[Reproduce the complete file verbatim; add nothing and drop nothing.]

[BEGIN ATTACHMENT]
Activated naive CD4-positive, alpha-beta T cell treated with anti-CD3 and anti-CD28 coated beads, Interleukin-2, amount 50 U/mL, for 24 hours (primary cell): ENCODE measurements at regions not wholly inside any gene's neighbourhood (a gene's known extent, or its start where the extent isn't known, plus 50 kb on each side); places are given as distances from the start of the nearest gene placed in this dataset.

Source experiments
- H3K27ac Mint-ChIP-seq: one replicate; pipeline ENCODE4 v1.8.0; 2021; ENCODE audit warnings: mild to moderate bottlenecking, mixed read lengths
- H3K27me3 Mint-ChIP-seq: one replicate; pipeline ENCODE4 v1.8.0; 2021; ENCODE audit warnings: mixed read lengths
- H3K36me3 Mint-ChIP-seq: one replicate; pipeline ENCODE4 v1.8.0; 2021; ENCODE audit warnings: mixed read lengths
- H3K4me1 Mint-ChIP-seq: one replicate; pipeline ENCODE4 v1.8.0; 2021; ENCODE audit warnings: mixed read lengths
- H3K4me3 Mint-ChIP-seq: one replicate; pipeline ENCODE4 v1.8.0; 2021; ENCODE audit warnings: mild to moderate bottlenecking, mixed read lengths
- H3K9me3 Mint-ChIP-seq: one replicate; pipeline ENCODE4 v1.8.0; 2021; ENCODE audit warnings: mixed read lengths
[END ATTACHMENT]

Activated naive CD4-positive, alpha-beta T cell treated with anti-CD3 and anti-CD28 coated beads, Interleukin-2, amount 50 U/mL, for 24 hours (primary cell): ENCODE measurements at regions not wholly inside any gene's neighbourhood (a gene's known extent, or its start where the extent isn't known, plus 50 kb on each side); places are given as distances from the start of the nearest gene placed in this dataset.

Source experiments
- H3K27ac Mint-ChIP-seq: one replicate; pipeline ENCODE4 v1.8.0; 2021; ENCODE audit warnings: mild to moderate bottlenecking, mixed read lengths
- H3K27me3 Mint-ChIP-seq: one replicate; pipeline ENCODE4 v1.8.0; 2021; ENCODE audit warnings: mixed read lengths
- H3K36me3 Mint-ChIP-seq: one replicate; pipeline ENCODE4 v1.8.0; 2021; ENCODE audit warnings: mixed read lengths
- H3K4me1 Mint-ChIP-seq: one replicate; pipeline ENCODE4 v1.8.0; 2021; ENCODE audit warnings: mixed read lengths
- H3K4me3 Mint-ChIP-seq: one replicate; pipeline ENCODE4 v1.8.0; 2021; ENCODE audit warnings: mild to moderate bottlenecking, mixed read lengths
- H3K9me3 Mint-ChIP-seq: one replicate; pipeline ENCODE4 v1.8.0; 2021; ENCODE audit warnings: mixed read lengths